Among Mexico’s most celebrated and best-preserved colonial-era cities are Guanajuato City and San Miguel de Allende, both of which attract domestic and international visitors to Guanajuato. The two are renowned for their historic architecture, cultural sites and narrow, cobblestone roads, features that serve them well in drawing in high-end leisure tourists. Meanwhile, the state’s more modern cities – such as Irapuato, León and Silao – have focused more on building modern networks of roads and motorways, developing hotels and restaurants that cater to business travellers.
Contributing to the state’s dynamic tourism industry are the global accommodation providers that have established local operations. Some recent additions include properties developed and managed by Holiday Inn, Crowne Plaza, Hudson, Marriott and Hampton Inn. “Guanajuato has as many as 65 new four- and five-star hotels,” Ricardo Alaniz, director of Concamin, the Bajío region’s confederation of business chambers, told OBG. In Guanajuato City and San Miguel de Allende visitors can also find boutique hotels and facilities, which attracts upper-income visitors. For example, hotels such as the Doce18 Concept House in San Miguel de Allende and the Villa Maria Cristina in Guanajuato City have helped Guanajuato earn significant cachet within the luxury travel market. In 2017 Travel + Leisure magazine named San Miguel de Allende as the world’s best city to visit.
In order to appeal to the luxury market, the state government has ramped up efforts to build its attractions. Since 2012 Guanajuato’s state government has invested over MXN200m ($10.8m) in building and restoring theatres, libraries, cultural centres, monuments and archaeological sites. The state already has a diverse array of cultural attractions including the Regional Museum of Guanajuato, the Dr José María Luis Mora Museum, the Augustinian Convent Museum of San Pedro and San Pablo, the San Miguel de Allende Historic Museum, the Casa de Hidalgo Museum and the Agustino de Fray Juan de Sahagún Convent Museum. Together, these facilities received more than 567,500 visitors in 2017. In addition, there are numerous archaeological sites in the state, which provide another attraction for tourists visiting the area. Guanajuato’s main archaeological sites of El Cóporo, Plazuelas, Peralta and the Cañada de la Virgen logged more than 79,000 visitors in 2017.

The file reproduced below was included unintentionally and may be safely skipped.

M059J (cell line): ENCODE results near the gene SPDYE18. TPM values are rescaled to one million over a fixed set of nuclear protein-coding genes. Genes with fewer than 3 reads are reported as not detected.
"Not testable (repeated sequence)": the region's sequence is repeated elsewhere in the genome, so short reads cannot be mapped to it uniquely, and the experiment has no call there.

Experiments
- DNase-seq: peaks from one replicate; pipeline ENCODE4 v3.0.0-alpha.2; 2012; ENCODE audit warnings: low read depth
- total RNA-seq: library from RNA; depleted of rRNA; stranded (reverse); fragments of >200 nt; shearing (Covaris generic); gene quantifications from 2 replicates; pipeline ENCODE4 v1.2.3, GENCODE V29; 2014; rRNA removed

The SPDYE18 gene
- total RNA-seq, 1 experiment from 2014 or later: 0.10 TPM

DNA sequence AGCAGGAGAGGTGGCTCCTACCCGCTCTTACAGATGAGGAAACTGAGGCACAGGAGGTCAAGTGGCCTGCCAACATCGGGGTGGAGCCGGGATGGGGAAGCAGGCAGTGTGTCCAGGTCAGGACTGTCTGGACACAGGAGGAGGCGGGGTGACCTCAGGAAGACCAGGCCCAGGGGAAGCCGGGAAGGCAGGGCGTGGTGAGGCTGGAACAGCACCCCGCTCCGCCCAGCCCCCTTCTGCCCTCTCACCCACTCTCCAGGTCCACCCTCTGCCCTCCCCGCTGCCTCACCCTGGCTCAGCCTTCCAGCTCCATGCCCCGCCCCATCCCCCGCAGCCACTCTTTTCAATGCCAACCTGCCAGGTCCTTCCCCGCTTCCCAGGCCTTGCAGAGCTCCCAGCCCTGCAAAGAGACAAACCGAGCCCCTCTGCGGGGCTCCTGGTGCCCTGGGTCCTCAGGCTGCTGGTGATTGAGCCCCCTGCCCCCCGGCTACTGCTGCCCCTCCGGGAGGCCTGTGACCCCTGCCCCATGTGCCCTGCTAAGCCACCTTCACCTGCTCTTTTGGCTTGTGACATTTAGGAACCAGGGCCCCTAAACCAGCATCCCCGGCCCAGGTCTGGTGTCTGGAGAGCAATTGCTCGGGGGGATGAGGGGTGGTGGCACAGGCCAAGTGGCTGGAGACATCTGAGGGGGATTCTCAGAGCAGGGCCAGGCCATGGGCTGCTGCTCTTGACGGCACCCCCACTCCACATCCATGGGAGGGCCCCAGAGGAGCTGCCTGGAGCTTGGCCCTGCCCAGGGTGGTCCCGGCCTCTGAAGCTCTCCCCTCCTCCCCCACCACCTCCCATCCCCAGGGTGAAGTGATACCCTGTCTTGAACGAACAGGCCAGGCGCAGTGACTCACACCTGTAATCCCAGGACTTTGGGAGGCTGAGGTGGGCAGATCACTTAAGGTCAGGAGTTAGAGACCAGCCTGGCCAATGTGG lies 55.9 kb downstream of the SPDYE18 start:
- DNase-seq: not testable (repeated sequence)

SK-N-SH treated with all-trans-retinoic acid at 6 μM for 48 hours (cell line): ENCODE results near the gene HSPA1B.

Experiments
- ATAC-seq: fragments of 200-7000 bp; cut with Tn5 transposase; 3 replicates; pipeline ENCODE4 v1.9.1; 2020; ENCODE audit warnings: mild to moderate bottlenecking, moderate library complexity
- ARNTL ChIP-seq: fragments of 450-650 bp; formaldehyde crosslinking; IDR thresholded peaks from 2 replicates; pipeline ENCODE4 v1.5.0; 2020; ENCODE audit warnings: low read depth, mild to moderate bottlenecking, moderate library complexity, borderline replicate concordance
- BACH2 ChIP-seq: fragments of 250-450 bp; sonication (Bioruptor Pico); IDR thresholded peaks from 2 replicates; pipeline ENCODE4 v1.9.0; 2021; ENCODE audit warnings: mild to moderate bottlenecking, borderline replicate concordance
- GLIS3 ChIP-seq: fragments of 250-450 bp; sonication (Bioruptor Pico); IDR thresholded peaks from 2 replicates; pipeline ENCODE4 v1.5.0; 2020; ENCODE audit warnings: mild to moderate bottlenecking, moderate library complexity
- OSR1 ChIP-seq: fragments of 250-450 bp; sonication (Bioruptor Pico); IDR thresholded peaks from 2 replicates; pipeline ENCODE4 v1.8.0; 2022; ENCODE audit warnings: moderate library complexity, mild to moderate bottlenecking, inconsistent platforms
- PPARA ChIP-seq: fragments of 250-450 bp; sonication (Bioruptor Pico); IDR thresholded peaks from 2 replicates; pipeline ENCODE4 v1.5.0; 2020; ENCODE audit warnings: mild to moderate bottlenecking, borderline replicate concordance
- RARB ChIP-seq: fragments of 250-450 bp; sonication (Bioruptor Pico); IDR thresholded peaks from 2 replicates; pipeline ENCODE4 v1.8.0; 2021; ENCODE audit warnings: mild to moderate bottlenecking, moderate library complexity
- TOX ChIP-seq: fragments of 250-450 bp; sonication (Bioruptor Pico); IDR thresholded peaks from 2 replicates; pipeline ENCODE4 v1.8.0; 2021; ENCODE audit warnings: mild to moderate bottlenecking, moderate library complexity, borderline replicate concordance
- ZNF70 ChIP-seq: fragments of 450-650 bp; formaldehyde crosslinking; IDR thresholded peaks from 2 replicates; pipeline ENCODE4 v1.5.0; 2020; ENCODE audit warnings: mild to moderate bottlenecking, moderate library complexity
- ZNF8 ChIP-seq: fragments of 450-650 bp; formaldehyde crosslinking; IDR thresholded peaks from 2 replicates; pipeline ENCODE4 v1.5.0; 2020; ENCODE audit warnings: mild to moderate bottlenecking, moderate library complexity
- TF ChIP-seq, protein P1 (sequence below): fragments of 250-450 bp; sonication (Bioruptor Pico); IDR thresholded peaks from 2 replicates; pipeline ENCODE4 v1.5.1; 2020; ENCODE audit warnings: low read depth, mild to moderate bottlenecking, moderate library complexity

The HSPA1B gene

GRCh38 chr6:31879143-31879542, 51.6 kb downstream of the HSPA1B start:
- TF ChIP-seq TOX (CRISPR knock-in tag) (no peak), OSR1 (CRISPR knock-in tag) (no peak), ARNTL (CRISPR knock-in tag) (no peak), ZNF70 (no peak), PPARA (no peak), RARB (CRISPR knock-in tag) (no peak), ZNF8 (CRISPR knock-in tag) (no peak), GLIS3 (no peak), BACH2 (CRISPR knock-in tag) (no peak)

Because of its wide range of cultural attractions and boutique accommodation offerings, Guanajuato has burnished its reputation as a tourism destination over the last decade, seeing a sizeable bump in the number of visitors it receives. In 2017 the state welcomed some 5.4m tourists, a 16% increase over figures recorded in 2016, making it the sixth most-visited state in the country. The majority of these visitors drive in from neighbouring states, though a substantial portion of tourists arrive via air transit. The number of passenger arrivals at Guanajuato International Airport rose by 14% in 2017 to reach 2m.
Having a diverse selection of attractions that range from conference centres to ecotourism and adventure destinations, historical sites and corporate facilities, Guanajuato attracts a mix of business visitors and vacationers. Overall, the state is considered to have one of the most dynamic tourism economies in Mexico.
“San Miguel de Allende and Guanajuato City attract more international tourists, while in the industrial zone hotels tend to be used by business visitors, rather than people on family holidays,” Javier Padilla Guerrero, chairman of the Chamber of Commerce for the Mexican Construction Industry, told OBG.
The breadth of offerings has drawn both foreign and local investors, with the sector receiving MXN2.5bn ($135.1m) in private investment in 2017, and MXN10.4bn ($562m) over the 2013-17 period. Moving forward, the industry appears to be prepared to continue enhancing investment. The state’s next priority will be attracting the necessary investment to develop properties that cater to visitors from a wider range of income levels.
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